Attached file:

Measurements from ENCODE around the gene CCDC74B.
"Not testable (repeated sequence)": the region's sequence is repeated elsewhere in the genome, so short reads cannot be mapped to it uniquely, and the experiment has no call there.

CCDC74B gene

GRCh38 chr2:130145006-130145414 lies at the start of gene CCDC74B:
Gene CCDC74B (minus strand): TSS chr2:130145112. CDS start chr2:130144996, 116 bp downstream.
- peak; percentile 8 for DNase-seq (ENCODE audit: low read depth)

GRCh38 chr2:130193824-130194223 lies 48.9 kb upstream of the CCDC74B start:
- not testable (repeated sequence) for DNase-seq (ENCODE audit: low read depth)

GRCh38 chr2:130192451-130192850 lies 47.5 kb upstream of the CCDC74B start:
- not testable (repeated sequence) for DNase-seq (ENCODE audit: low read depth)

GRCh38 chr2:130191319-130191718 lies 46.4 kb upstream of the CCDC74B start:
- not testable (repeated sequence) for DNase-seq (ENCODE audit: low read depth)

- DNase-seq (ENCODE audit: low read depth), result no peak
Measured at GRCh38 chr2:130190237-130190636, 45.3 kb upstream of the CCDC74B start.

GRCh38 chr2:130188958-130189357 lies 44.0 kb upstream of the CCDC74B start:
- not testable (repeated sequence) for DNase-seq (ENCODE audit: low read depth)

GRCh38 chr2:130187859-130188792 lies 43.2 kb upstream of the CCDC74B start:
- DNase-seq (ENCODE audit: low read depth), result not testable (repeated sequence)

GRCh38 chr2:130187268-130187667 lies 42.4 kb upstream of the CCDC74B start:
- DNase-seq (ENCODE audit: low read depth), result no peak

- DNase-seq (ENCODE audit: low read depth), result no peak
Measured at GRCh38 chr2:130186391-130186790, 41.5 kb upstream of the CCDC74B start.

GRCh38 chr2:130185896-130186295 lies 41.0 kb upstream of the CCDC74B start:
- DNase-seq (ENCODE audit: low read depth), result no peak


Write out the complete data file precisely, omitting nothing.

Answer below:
Measurements from ENCODE around the gene CCDC74B.
"Not testable (repeated sequence)": the region's sequence is repeated elsewhere in the genome, so short reads cannot be mapped to it uniquely, and the experiment has no call there.

CCDC74B gene

GRCh38 chr2:130145006-130145414 lies at the start of gene CCDC74B:
Gene CCDC74B (minus strand): TSS chr2:130145112. CDS start chr2:130144996, 116 bp downstream.
- peak; percentile 8 for DNase-seq (ENCODE audit: low read depth)

GRCh38 chr2:130193824-130194223 lies 48.9 kb upstream of the CCDC74B start:
- not testable (repeated sequence) for DNase-seq (ENCODE audit: low read depth)

GRCh38 chr2:130192451-130192850 lies 47.5 kb upstream of the CCDC74B start:
- not testable (repeated sequence) for DNase-seq (ENCODE audit: low read depth)

GRCh38 chr2:130191319-130191718 lies 46.4 kb upstream of the CCDC74B start:
- not testable (repeated sequence) for DNase-seq (ENCODE audit: low read depth)

- DNase-seq (ENCODE audit: low read depth), result no peak
Measured at GRCh38 chr2:130190237-130190636, 45.3 kb upstream of the CCDC74B start.

GRCh38 chr2:130188958-130189357 lies 44.0 kb upstream of the CCDC74B start:
- not testable (repeated sequence) for DNase-seq (ENCODE audit: low read depth)

GRCh38 chr2:130187859-130188792 lies 43.2 kb upstream of the CCDC74B start:
- DNase-seq (ENCODE audit: low read depth), result not testable (repeated sequence)

GRCh38 chr2:130187268-130187667 lies 42.4 kb upstream of the CCDC74B start:
- DNase-seq (ENCODE audit: low read depth), result no peak

- DNase-seq (ENCODE audit: low read depth), result no peak
Measured at GRCh38 chr2:130186391-130186790, 41.5 kb upstream of the CCDC74B start.

GRCh38 chr2:130185896-130186295 lies 41.0 kb upstream of the CCDC74B start:
- DNase-seq (ENCODE audit: low read depth), result no peak